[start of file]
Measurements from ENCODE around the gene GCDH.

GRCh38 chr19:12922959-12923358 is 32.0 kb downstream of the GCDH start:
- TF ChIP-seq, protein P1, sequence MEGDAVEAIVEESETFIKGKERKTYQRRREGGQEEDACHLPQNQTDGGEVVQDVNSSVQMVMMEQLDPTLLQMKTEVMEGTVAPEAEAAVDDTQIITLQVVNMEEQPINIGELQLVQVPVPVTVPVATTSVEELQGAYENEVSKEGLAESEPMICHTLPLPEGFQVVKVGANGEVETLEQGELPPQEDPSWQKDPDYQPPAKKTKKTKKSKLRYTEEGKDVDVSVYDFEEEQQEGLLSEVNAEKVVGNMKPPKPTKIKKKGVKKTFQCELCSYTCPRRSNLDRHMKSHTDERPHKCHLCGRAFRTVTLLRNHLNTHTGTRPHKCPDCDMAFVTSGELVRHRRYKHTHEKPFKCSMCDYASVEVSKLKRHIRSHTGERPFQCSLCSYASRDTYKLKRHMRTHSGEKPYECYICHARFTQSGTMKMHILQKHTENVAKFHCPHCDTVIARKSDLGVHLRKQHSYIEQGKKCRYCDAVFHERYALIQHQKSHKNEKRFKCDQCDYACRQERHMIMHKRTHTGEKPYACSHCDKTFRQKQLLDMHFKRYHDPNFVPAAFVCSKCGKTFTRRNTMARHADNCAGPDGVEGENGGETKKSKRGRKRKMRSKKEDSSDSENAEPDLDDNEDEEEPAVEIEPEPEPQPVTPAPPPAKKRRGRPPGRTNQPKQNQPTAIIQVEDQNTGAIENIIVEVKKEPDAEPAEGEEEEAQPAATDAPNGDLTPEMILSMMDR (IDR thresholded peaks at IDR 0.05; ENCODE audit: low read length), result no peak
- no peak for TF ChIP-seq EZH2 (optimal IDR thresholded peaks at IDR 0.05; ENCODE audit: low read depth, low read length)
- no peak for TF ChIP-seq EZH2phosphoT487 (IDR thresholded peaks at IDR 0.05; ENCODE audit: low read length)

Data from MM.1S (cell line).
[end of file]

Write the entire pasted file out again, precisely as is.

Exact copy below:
Measurements from ENCODE around the gene GCDH.

GRCh38 chr19:12922959-12923358 is 32.0 kb downstream of the GCDH start:
- TF ChIP-seq, protein P1, sequence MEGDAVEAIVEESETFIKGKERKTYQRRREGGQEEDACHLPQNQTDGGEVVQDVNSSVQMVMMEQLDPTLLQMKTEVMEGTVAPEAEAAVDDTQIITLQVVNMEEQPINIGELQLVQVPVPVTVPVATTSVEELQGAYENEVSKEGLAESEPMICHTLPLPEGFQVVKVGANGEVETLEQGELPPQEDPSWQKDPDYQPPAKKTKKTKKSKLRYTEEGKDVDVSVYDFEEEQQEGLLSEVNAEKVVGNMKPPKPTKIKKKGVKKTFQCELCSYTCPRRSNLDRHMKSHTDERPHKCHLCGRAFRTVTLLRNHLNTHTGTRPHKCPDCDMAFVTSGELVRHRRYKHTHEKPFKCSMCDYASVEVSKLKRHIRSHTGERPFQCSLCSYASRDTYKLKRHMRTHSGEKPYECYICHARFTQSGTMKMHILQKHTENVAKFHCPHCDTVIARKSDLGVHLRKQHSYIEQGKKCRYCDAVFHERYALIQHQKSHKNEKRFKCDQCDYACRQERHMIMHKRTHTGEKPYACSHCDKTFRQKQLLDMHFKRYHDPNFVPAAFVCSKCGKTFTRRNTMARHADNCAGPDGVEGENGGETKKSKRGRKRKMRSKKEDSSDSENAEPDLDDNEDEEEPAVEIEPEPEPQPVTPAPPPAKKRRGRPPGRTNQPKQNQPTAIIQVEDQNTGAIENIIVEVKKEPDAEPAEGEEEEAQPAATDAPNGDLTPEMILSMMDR (IDR thresholded peaks at IDR 0.05; ENCODE audit: low read length), result no peak
- no peak for TF ChIP-seq EZH2 (optimal IDR thresholded peaks at IDR 0.05; ENCODE audit: low read depth, low read length)
- no peak for TF ChIP-seq EZH2phosphoT487 (IDR thresholded peaks at IDR 0.05; ENCODE audit: low read length)

Data from MM.1S (cell line).